Cynthia DeLong, Ph.D., Research Lab Specialist Senior (O’Shea Laboratory), Department of Cell and Developmental Biology, University of Michigan Medical School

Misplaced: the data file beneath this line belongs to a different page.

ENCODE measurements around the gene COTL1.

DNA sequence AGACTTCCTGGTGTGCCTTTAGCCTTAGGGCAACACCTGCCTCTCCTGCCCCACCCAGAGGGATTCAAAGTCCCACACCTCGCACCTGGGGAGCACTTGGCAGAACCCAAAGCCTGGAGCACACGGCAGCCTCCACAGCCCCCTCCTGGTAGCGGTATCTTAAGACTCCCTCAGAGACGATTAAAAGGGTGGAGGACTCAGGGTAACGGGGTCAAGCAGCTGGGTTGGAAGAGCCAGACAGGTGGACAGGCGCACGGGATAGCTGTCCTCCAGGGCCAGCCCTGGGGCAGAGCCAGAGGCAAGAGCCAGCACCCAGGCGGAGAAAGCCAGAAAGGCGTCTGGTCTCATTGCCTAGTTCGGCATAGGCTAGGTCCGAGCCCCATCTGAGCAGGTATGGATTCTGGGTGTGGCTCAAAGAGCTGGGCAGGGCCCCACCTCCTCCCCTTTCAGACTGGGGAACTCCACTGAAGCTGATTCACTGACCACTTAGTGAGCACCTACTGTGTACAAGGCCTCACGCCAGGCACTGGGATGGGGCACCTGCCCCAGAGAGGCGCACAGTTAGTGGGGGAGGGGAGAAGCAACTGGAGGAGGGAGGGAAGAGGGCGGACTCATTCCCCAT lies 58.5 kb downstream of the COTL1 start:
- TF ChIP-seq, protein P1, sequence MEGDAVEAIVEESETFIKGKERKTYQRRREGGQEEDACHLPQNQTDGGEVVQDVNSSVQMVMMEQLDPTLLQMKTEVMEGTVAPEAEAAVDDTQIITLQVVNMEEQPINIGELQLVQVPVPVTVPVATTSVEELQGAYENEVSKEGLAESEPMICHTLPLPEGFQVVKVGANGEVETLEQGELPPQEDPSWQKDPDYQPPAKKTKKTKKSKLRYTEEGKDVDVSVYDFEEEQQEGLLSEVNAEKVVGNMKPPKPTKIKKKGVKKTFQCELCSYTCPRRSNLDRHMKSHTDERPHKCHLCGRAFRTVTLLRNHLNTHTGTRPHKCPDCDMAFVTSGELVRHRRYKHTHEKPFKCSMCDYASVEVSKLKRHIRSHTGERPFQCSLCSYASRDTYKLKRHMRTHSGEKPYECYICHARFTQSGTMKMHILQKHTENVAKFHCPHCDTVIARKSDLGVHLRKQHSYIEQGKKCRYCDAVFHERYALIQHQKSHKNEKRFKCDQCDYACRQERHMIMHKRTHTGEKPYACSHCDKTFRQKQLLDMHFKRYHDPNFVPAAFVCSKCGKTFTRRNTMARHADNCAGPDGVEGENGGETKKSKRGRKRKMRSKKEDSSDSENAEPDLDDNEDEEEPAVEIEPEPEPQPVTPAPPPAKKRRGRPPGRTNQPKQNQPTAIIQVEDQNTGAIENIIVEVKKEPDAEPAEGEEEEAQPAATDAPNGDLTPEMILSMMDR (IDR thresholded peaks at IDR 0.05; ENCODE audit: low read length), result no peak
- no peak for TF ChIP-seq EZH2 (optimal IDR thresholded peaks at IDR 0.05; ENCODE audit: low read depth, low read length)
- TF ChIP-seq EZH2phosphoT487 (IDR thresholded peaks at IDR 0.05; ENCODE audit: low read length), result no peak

Bipolar disorder is a severe mood disorder that affects more than 5.7 million adult Americans. Though symptoms of this disease do not develop until the mid 20’s, research indicates that the disease has its beginning in childhood, or earlier. New technology that allows researchers to “reprogram” skin cells of a patient, first into embryonic stem cells and then into different types of brain cells, like the neurons shown here, gives us a novel opportunity to study the cell biology behind the development of bipolar disorder, with the goal of improving treatments. The green “bubbles” seen here are neuron cell bodies; the red and purple “strings” are the cell projections, or neurites, which form a network to relay chemical signals between neurons.